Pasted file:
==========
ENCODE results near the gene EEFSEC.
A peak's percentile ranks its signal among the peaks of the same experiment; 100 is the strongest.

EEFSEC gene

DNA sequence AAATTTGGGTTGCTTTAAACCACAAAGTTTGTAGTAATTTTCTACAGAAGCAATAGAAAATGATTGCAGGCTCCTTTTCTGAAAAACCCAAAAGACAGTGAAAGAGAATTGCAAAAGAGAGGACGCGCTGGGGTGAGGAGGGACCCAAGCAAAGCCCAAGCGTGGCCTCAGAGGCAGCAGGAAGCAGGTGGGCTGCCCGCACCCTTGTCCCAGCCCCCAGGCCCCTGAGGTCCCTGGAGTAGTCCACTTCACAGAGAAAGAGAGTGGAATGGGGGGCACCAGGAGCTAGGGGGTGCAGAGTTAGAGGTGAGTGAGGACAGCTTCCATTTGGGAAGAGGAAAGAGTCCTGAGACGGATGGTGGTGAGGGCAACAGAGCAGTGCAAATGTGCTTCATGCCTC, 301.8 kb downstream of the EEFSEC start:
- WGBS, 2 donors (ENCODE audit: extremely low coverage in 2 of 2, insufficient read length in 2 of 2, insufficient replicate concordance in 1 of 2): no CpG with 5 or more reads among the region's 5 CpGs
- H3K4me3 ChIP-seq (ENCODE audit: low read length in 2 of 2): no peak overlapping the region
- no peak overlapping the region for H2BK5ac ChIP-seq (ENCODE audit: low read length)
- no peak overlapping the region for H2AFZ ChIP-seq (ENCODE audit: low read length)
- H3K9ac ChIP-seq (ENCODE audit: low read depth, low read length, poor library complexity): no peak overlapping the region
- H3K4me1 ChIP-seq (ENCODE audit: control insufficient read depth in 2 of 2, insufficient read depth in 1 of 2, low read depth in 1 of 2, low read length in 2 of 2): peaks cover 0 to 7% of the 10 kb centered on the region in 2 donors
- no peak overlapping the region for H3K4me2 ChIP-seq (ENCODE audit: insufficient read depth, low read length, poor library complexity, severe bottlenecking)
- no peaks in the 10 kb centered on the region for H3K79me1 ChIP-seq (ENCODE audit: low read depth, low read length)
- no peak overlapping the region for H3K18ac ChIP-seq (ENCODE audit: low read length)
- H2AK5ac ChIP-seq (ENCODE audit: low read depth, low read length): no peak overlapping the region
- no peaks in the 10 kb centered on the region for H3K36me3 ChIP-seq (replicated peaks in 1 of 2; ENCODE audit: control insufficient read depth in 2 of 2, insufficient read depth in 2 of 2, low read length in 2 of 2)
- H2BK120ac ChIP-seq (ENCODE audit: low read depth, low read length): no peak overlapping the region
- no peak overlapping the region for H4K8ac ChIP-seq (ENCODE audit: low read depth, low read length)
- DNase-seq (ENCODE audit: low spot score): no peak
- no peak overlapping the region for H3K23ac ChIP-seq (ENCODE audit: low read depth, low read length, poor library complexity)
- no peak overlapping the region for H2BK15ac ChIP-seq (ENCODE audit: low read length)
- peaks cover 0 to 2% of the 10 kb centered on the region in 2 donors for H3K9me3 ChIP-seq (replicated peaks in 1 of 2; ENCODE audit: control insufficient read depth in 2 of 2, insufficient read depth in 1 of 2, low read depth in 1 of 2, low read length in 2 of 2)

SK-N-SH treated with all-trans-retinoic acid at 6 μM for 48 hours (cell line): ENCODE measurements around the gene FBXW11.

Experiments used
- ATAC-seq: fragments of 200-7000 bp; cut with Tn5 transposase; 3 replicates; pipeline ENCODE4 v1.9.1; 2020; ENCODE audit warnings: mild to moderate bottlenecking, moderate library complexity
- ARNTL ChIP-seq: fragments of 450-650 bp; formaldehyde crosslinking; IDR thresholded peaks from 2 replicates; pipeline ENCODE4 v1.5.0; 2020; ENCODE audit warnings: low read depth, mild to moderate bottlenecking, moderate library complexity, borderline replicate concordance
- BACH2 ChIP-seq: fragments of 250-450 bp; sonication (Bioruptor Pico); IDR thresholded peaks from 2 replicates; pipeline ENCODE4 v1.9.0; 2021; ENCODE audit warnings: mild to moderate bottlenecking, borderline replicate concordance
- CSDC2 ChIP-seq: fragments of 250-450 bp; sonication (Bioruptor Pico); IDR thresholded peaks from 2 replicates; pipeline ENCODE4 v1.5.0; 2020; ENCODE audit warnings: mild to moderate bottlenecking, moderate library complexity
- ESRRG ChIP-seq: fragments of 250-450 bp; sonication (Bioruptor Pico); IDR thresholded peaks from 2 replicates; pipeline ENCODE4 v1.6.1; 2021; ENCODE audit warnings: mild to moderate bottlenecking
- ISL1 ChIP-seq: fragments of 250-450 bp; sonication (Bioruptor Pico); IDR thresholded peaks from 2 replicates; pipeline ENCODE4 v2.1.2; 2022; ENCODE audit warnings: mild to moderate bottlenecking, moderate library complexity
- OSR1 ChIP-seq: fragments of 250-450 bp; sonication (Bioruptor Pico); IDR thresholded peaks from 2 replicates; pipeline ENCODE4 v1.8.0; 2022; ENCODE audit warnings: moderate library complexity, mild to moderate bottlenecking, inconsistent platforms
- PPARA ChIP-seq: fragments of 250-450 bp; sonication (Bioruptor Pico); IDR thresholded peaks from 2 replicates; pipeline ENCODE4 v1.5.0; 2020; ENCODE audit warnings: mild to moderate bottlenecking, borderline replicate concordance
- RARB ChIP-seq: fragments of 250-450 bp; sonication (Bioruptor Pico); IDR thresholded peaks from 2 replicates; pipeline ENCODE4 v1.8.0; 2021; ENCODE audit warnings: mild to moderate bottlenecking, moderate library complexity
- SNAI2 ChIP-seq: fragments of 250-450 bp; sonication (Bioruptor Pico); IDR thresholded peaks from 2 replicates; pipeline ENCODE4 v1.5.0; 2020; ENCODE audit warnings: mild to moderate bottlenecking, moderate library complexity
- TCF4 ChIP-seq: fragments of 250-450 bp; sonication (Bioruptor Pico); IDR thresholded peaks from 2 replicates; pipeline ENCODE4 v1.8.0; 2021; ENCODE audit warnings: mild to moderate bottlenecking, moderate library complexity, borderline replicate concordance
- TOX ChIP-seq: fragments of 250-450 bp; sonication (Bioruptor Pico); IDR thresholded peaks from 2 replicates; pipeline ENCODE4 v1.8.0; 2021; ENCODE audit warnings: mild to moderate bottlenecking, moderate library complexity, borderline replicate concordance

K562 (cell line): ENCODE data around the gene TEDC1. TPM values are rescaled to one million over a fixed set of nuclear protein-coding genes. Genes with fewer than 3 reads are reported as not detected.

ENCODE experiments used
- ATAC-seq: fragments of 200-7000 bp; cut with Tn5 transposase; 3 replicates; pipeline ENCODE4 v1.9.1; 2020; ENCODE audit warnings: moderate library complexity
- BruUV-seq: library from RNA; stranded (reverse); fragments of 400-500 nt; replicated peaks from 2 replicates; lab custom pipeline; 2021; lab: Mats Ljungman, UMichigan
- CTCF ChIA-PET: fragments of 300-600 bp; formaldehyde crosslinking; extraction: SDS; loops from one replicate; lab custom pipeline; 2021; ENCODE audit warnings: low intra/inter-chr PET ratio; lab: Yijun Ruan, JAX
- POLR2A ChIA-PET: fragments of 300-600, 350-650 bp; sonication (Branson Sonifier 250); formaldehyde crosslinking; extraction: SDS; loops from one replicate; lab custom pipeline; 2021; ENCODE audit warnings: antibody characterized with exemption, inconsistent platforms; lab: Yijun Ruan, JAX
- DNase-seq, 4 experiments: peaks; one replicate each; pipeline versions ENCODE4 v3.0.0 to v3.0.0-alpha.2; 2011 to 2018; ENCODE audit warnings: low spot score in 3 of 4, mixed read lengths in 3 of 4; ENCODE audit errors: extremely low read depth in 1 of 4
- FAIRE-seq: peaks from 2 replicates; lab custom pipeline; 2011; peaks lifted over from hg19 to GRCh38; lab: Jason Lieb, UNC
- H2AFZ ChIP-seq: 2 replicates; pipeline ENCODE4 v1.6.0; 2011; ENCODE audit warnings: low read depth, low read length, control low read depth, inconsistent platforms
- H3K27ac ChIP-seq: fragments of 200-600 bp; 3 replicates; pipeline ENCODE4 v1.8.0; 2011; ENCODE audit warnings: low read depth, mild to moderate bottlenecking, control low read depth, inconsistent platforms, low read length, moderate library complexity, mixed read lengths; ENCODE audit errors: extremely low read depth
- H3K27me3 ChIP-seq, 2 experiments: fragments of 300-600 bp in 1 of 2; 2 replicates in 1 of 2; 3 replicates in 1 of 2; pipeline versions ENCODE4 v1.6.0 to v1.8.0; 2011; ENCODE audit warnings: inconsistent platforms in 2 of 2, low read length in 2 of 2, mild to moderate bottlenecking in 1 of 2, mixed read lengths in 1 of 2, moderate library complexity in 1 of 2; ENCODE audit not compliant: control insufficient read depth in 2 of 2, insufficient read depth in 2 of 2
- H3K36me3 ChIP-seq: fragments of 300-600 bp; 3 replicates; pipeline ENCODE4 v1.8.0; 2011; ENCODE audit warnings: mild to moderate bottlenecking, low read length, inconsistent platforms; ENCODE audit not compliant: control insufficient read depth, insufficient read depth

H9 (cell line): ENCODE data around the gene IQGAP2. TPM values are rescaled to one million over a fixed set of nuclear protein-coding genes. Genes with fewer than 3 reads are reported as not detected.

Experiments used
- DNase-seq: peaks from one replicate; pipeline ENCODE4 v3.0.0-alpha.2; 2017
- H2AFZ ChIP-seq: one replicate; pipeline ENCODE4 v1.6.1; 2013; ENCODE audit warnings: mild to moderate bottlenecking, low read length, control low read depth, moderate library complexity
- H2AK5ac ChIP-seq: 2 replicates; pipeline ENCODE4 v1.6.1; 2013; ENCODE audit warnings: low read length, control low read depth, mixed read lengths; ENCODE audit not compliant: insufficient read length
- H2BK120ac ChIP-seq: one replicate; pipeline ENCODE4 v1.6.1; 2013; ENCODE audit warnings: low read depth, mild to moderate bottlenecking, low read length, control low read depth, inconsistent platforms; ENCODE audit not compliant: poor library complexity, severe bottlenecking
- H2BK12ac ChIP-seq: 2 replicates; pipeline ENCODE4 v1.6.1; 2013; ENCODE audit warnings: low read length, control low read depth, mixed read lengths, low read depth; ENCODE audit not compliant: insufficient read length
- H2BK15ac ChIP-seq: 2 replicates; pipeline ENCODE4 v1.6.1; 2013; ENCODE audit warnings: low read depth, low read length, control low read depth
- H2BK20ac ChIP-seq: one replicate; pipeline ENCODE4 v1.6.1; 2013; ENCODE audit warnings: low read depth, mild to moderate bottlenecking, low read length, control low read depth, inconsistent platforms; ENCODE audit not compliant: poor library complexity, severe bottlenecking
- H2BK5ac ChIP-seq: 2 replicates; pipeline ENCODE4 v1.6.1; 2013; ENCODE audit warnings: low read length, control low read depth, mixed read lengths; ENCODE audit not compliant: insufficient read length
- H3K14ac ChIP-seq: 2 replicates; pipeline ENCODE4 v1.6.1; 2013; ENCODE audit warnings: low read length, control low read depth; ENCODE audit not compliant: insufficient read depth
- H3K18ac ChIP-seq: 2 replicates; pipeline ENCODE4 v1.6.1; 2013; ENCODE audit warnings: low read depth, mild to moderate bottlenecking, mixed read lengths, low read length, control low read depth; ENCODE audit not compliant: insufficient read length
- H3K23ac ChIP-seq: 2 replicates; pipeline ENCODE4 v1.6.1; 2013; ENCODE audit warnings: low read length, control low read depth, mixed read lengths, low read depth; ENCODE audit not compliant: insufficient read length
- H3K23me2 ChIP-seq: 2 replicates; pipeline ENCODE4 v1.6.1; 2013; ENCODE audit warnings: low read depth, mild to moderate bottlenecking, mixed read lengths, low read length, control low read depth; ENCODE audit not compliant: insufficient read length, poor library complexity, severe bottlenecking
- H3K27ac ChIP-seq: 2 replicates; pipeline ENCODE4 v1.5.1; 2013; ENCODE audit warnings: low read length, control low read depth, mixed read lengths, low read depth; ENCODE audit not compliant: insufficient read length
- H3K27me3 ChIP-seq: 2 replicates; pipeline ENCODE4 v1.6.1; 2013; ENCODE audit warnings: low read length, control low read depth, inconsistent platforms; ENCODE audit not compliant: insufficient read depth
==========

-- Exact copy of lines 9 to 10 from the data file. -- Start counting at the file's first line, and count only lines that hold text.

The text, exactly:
- H3K9ac ChIP-seq (ENCODE audit: low read depth, low read length, poor library complexity): no peak overlapping the region
- H3K4me1 ChIP-seq (ENCODE audit: control insufficient read depth in 2 of 2, insufficient read depth in 1 of 2, low read depth in 1 of 2, low read length in 2 of 2): peaks cover 0 to 7% of the 10 kb centered on the region in 2 donors